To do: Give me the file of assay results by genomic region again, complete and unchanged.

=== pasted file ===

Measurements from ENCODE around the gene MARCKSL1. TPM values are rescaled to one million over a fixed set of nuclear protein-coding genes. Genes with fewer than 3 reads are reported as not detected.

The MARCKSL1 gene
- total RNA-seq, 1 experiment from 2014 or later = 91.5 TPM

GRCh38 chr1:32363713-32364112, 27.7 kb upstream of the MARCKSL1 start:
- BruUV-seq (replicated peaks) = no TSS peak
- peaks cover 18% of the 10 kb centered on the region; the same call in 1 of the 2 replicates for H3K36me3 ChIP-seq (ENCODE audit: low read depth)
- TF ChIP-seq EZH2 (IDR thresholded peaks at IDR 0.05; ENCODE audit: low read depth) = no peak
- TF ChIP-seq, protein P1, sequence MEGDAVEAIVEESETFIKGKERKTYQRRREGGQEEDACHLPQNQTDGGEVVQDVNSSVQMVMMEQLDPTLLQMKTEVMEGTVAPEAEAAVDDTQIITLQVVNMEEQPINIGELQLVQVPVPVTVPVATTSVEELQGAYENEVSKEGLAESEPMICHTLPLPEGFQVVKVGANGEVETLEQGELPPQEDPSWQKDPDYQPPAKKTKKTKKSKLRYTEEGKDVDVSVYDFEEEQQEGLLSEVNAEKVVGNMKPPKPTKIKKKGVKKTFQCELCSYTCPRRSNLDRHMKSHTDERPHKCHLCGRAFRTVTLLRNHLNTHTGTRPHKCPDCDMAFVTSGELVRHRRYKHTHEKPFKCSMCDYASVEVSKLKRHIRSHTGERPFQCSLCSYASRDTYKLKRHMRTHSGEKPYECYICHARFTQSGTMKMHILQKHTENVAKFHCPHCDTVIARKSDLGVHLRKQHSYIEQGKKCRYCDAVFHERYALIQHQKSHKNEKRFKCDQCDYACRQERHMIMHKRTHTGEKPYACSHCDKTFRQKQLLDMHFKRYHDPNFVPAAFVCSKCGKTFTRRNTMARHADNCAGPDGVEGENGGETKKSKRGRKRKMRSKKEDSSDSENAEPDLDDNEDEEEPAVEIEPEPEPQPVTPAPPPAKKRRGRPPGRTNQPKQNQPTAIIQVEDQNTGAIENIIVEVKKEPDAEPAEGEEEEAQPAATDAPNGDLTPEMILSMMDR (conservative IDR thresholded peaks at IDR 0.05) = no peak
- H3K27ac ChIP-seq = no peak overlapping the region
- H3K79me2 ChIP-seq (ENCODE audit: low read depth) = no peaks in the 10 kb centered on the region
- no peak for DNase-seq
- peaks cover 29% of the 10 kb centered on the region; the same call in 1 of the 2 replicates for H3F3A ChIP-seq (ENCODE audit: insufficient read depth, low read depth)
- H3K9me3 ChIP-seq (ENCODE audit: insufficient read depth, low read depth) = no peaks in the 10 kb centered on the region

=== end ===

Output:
Measurements from ENCODE around the gene MARCKSL1. TPM values are rescaled to one million over a fixed set of nuclear protein-coding genes. Genes with fewer than 3 reads are reported as not detected.

The MARCKSL1 gene
- total RNA-seq, 1 experiment from 2014 or later = 91.5 TPM

GRCh38 chr1:32363713-32364112, 27.7 kb upstream of the MARCKSL1 start:
- BruUV-seq (replicated peaks) = no TSS peak
- peaks cover 18% of the 10 kb centered on the region; the same call in 1 of the 2 replicates for H3K36me3 ChIP-seq (ENCODE audit: low read depth)
- TF ChIP-seq EZH2 (IDR thresholded peaks at IDR 0.05; ENCODE audit: low read depth) = no peak
- TF ChIP-seq, protein P1, sequence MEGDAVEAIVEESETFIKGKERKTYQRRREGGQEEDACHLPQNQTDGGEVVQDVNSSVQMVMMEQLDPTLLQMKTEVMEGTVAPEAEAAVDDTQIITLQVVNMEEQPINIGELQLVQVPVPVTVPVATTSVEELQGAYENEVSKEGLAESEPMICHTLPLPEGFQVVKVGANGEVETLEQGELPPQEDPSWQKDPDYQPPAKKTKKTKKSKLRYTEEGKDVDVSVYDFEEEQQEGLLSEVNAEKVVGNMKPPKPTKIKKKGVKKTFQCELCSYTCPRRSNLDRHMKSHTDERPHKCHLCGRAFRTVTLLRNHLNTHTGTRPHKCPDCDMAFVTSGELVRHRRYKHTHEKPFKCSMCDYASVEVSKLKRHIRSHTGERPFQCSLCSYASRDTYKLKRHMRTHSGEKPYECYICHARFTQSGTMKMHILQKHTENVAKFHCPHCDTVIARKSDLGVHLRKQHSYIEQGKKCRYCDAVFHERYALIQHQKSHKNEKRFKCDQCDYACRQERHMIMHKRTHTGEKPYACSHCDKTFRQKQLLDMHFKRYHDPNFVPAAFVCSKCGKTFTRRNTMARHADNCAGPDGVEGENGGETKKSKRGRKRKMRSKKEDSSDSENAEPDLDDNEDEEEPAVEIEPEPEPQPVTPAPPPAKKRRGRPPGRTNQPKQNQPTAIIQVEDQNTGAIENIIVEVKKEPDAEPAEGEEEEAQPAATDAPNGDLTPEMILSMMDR (conservative IDR thresholded peaks at IDR 0.05) = no peak
- H3K27ac ChIP-seq = no peak overlapping the region
- H3K79me2 ChIP-seq (ENCODE audit: low read depth) = no peaks in the 10 kb centered on the region
- no peak for DNase-seq
- peaks cover 29% of the 10 kb centered on the region; the same call in 1 of the 2 replicates for H3F3A ChIP-seq (ENCODE audit: insufficient read depth, low read depth)
- H3K9me3 ChIP-seq (ENCODE audit: insufficient read depth, low read depth) = no peaks in the 10 kb centered on the region